The United Nations Declaration on the Elimination of Violence Against Women defines violence against women as “any act of gender-based violence that results in, or is likely to result in, physical, sexual, or mental harm or suffering to women, including threats of such acts, coercion or arbitrary deprivation of liberty, whether occurring in public or private life.” This expansive definition nonetheless serves to limit the scope of the committee’s focus, by separating the unique challenges faced by women and girls from more generic or incidental forms of violence that are not targeted. Within this limited scope are two broad categories of violence: physical violence, that is, harm to the body, and violence aimed chiefly at the mental or emotional wellbeing of its target. While other UN bodies, including the World Health Organization, have addressed aspects of these problems or incorporated fixes into larger societal health policies, UN Women is uniquely capable of examining violence against women holistically and intersectionally.
Physical violence, while often the most publicized, is statistically much less common than mental violence. This is not to say that physical violence targeted against women is uncommon, however – 35% of women worldwide are estimated to have experienced some form of gender-based physical violence over their lifetimes, with some nations reporting rates as high as 70% when violence from intimate partners is included. Physical violence includes everything from battery and genital mutilation to sexual assault. Sexual assault in particular is often portrayed as sex achieved by violent force, but in fact, any nonconsensual sex act is an act of violence. Trafficking of women and girls for the sex trade accounts for more than 70% of all human trafficking globally, with girls representing more than three-quarters of all child trafficking victims. While trafficking is perhaps not as stereotypically violent as sexual assault, it is without any doubt a function of coercion, much as sexual assault is. Indeed, coercion itself is a form of violence, no matter whether the coercion is physical, chemical, financial, or emotional. Because coercion need not be physical, it can serve as a link between discussing the more widely recognized physical forms of gender-based violence and the more pervasive, less well-defined forms of mental and emotional violence. Mental and emotional violence can take many forms, from harassment at work or in public places to targeted messages containing threatening or sexual content, family member or intimate partner abuse, and exploitation of imbalances in physical, political, or financial power. Cultural norms often play a role, as well, with pressure to uphold “traditional values” or “family honor” forestalling efforts to curtail rape, spousal or child abuse, and enforced servitude.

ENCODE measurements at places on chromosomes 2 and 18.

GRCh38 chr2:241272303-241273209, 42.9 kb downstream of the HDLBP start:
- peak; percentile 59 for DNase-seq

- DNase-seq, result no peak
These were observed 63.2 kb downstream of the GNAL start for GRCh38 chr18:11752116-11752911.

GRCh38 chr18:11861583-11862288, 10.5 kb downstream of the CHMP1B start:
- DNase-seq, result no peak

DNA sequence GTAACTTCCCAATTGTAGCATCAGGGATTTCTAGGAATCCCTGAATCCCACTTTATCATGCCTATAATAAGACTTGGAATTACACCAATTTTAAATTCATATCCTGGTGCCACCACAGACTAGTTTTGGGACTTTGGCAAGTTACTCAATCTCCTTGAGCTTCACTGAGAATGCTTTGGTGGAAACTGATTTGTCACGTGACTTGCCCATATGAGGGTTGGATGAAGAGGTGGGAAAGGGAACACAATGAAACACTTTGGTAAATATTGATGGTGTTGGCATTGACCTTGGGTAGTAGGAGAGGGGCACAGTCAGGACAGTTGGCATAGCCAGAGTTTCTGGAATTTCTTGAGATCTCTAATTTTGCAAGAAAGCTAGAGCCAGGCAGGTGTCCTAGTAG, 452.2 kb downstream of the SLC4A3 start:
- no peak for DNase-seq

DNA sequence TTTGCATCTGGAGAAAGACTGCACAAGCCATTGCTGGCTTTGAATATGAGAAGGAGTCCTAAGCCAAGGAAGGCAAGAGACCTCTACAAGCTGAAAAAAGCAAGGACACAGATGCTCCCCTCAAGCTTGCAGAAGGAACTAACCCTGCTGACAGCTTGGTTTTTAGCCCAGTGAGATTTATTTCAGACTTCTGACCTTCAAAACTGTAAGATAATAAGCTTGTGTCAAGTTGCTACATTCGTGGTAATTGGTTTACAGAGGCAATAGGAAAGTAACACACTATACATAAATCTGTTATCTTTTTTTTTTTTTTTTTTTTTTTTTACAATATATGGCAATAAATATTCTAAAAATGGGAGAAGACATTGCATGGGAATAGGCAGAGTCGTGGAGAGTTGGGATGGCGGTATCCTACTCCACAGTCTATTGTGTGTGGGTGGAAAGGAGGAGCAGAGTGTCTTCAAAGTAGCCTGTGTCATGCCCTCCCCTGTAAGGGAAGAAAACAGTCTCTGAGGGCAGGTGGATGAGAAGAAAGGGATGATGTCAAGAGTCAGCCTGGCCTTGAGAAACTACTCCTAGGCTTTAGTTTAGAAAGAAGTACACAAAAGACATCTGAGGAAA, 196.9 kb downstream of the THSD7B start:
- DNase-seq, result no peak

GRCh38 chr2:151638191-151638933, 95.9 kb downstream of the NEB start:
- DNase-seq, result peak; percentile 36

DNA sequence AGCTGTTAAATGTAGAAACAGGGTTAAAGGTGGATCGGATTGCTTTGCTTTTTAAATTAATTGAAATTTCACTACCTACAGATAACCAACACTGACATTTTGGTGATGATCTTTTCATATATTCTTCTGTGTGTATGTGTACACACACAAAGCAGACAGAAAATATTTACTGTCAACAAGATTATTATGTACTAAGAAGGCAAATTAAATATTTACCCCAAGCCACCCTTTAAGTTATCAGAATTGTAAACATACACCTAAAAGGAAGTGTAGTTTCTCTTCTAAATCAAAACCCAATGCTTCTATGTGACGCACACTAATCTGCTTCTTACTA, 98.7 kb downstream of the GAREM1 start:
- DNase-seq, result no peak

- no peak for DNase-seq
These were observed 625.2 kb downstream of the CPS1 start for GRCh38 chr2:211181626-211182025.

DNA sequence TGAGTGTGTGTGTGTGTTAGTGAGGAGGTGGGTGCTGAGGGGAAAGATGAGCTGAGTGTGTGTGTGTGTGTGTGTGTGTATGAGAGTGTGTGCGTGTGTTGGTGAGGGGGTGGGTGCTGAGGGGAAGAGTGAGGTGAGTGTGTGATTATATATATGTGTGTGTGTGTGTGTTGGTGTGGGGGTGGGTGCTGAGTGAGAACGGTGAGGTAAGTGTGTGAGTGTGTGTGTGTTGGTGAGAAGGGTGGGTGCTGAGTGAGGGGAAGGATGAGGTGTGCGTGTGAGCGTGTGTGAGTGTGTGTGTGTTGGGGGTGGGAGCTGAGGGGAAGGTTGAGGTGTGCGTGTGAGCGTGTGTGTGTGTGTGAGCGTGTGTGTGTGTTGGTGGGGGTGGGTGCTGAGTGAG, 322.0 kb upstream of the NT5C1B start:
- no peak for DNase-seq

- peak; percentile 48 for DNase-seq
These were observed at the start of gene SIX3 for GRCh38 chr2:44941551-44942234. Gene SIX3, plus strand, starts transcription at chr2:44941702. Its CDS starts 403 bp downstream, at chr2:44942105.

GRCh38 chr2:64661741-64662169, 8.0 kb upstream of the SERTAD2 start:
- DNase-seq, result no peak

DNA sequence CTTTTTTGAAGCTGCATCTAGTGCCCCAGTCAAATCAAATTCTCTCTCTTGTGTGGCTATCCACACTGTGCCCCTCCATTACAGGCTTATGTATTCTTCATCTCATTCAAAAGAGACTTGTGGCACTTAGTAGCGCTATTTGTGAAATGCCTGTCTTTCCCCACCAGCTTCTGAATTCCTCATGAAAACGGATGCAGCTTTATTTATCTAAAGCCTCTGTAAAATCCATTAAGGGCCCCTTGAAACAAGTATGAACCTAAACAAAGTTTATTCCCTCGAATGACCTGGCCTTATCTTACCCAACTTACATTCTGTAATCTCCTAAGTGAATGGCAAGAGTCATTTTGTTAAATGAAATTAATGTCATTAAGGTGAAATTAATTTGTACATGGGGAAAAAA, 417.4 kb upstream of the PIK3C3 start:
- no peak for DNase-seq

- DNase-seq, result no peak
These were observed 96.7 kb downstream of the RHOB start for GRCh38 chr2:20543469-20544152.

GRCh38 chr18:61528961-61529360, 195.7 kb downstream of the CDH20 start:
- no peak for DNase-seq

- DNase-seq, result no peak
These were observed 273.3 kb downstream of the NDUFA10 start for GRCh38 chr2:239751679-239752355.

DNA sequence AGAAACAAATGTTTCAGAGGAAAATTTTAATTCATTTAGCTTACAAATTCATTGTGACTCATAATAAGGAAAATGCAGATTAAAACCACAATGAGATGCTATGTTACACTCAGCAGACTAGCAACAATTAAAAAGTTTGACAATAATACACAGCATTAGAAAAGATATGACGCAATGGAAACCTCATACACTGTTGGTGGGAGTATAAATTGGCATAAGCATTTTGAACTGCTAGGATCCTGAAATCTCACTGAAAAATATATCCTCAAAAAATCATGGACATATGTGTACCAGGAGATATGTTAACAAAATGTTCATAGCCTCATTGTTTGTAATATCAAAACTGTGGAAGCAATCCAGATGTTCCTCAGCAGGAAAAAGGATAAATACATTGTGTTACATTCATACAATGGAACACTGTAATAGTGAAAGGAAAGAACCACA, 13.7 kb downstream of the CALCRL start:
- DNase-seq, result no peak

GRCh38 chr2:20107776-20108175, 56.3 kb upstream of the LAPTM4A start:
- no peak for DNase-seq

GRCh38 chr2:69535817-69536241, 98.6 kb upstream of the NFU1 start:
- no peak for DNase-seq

The effects of violence against women are felt by the victims and their communities alike, and are as diverse as the causes are numerous. The health effects alone are catastrophic, with rates of sexually transmitted infections more than 1.5 times as high among women who have experienced physical or sexual abuse as for the general population, and the risks of miscarriage, stillbirth, and birth defects significantly above baseline, as well. Mental and emotional violence, the effects of which are less directly measurable, nevertheless contribute to financial, educational, and professional disparities at all levels of society. The task of UN Women will be to examine these issues and come up with broad-based, inclusive, and actionable strategies for preventing violence against women and mitigating its effects.